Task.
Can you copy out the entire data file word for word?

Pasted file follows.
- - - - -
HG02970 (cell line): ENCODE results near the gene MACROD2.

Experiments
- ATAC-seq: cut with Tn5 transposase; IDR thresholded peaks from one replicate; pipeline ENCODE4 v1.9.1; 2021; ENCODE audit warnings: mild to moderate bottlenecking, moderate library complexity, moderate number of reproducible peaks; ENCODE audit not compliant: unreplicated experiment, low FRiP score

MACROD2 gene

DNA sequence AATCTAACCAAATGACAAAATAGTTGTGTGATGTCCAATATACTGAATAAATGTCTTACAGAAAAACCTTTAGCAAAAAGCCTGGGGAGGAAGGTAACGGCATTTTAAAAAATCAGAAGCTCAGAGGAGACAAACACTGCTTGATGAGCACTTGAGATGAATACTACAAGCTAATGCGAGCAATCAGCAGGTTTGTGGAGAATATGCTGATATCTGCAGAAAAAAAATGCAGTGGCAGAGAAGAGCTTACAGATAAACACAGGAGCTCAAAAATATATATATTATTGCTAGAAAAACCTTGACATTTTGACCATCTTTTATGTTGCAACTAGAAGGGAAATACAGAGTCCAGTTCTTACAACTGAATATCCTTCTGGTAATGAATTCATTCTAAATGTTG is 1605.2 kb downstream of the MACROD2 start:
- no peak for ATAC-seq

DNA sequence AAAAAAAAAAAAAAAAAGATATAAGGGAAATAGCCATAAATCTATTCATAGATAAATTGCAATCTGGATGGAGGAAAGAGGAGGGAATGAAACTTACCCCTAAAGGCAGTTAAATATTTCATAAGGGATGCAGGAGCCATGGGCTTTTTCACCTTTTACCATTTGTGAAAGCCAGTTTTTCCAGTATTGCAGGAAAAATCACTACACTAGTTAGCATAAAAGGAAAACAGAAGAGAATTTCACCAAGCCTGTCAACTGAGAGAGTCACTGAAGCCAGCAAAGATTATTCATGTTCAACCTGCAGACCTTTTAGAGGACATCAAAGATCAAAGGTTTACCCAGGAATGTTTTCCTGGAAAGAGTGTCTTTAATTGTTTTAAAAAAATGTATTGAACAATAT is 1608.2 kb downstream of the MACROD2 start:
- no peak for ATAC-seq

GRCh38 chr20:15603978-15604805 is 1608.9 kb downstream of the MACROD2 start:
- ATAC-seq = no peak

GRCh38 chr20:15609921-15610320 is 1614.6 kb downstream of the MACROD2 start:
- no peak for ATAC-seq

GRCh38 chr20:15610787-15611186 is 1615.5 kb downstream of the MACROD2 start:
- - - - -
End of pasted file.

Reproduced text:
HG02970 (cell line): ENCODE results near the gene MACROD2.

Experiments
- ATAC-seq: cut with Tn5 transposase; IDR thresholded peaks from one replicate; pipeline ENCODE4 v1.9.1; 2021; ENCODE audit warnings: mild to moderate bottlenecking, moderate library complexity, moderate number of reproducible peaks; ENCODE audit not compliant: unreplicated experiment, low FRiP score

MACROD2 gene

DNA sequence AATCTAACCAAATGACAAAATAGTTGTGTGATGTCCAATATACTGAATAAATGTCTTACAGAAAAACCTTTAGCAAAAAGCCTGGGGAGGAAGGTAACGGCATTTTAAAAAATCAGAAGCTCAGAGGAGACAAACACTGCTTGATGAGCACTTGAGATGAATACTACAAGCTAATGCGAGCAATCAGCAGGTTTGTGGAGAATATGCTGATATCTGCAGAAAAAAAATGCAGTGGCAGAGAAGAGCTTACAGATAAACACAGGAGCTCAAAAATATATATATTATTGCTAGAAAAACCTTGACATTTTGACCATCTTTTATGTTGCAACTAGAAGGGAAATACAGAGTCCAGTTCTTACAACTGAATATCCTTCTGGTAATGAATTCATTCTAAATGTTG is 1605.2 kb downstream of the MACROD2 start:
- no peak for ATAC-seq

DNA sequence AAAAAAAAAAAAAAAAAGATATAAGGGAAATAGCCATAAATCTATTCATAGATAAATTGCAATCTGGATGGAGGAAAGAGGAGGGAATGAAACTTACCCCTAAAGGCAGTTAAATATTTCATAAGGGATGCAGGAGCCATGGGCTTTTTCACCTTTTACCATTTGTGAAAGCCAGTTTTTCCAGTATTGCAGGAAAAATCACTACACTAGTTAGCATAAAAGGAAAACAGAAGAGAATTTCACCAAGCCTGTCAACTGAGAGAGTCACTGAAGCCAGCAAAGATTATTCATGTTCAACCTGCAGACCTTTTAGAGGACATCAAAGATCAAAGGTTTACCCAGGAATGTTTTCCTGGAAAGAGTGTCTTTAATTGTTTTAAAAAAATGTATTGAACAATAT is 1608.2 kb downstream of the MACROD2 start:
- no peak for ATAC-seq

GRCh38 chr20:15603978-15604805 is 1608.9 kb downstream of the MACROD2 start:
- ATAC-seq = no peak

GRCh38 chr20:15609921-15610320 is 1614.6 kb downstream of the MACROD2 start:
- no peak for ATAC-seq

GRCh38 chr20:15610787-15611186 is 1615.5 kb downstream of the MACROD2 start: